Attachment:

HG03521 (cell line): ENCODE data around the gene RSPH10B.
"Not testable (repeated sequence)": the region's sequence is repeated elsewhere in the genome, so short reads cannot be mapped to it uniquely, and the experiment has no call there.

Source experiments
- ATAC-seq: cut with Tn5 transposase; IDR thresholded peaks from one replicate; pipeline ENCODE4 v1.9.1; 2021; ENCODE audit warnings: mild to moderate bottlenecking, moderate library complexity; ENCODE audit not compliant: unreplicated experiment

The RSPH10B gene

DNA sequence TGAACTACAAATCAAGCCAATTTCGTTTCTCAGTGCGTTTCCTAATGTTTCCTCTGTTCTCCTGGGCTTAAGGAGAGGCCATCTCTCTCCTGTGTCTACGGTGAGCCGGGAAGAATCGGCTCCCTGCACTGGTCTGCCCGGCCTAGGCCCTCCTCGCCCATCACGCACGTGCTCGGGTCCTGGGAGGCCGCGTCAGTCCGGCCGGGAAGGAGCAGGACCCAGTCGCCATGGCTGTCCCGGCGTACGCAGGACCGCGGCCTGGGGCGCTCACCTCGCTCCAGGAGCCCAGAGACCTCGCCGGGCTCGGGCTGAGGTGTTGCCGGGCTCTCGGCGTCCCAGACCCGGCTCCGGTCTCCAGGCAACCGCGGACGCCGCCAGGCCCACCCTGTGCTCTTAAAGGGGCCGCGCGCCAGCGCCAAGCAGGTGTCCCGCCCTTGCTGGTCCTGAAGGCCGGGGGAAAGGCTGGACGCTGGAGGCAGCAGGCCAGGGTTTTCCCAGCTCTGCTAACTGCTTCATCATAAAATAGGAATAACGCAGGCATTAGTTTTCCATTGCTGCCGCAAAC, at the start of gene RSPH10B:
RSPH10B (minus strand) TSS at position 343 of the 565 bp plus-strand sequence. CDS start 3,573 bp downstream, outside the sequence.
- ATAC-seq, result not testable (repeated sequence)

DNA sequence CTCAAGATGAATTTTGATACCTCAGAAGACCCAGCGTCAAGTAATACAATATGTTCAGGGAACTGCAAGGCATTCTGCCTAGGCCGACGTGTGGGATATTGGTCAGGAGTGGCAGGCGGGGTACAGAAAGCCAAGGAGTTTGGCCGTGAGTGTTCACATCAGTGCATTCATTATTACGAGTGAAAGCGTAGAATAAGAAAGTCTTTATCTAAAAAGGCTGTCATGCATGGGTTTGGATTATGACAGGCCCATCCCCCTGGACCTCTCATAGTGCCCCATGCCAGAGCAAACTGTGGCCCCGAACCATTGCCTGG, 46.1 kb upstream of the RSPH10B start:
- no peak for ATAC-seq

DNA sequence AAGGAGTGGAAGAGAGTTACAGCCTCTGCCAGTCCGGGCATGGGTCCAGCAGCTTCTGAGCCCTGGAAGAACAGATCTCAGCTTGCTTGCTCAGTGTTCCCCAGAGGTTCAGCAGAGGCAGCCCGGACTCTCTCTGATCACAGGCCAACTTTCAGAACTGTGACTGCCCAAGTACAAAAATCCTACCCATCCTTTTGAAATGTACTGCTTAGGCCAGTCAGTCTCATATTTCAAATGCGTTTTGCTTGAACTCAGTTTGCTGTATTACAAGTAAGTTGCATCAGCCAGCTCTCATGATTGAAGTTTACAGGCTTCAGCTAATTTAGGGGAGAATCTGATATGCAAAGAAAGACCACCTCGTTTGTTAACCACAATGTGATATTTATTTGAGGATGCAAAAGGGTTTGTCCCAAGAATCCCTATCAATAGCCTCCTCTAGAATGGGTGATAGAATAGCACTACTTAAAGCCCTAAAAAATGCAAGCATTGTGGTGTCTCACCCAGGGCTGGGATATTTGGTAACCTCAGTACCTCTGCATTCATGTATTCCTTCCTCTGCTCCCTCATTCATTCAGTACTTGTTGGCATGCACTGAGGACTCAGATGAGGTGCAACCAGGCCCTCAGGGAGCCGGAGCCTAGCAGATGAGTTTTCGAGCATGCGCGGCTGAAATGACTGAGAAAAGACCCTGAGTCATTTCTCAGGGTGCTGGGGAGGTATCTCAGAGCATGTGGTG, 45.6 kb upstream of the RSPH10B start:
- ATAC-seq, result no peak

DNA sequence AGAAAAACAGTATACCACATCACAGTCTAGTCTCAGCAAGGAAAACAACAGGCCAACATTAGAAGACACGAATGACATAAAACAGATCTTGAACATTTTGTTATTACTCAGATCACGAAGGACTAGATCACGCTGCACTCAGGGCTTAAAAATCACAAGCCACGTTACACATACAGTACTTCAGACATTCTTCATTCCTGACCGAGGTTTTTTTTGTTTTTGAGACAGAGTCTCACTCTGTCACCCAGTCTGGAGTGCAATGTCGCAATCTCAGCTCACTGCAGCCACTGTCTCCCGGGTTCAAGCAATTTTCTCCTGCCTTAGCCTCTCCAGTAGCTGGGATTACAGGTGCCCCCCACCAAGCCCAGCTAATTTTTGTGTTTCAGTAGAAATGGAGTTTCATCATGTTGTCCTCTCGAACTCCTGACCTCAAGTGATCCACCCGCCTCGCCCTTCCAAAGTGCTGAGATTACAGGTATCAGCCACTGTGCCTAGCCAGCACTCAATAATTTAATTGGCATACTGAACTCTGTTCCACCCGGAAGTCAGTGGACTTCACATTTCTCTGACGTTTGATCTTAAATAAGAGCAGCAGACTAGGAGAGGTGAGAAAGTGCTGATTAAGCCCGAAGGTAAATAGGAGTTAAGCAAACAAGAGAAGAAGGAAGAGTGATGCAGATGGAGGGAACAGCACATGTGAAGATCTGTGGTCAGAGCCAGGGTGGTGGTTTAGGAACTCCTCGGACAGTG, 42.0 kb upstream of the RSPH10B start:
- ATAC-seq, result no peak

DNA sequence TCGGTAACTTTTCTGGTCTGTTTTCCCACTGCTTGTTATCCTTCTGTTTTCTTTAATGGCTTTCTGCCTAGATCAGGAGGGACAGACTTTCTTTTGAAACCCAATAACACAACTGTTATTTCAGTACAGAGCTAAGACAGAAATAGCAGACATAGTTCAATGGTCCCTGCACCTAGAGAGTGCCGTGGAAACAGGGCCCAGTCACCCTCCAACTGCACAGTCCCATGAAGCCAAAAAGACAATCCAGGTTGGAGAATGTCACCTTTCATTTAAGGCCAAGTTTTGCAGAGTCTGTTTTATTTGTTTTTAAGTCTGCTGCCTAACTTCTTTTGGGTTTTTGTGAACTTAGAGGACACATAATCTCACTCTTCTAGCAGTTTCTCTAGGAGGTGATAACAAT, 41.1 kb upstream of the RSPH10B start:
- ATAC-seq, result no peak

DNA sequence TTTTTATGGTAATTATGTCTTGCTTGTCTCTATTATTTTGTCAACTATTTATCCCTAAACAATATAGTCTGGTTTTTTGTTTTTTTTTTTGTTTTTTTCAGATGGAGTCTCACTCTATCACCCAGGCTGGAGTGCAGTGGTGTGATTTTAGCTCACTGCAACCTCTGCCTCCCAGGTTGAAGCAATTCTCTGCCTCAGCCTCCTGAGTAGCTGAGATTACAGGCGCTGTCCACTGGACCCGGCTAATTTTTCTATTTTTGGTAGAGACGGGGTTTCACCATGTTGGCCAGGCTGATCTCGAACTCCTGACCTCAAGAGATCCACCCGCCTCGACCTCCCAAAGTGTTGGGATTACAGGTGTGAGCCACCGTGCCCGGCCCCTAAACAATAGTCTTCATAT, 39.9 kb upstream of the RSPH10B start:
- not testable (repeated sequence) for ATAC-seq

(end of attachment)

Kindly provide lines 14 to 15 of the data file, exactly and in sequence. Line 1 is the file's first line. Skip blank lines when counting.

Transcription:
- ATAC-seq, result no peak

DNA sequence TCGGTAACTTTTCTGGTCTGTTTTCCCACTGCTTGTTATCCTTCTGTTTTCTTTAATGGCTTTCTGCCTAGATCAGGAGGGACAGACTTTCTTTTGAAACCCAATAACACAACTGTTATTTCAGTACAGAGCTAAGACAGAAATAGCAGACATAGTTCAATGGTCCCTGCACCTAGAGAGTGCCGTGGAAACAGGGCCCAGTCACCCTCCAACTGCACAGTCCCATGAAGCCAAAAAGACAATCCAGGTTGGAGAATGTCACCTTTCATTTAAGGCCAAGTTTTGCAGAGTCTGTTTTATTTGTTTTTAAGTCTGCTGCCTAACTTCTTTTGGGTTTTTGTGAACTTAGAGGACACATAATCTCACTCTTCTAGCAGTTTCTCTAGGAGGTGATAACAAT, 41.1 kb upstream of the RSPH10B start: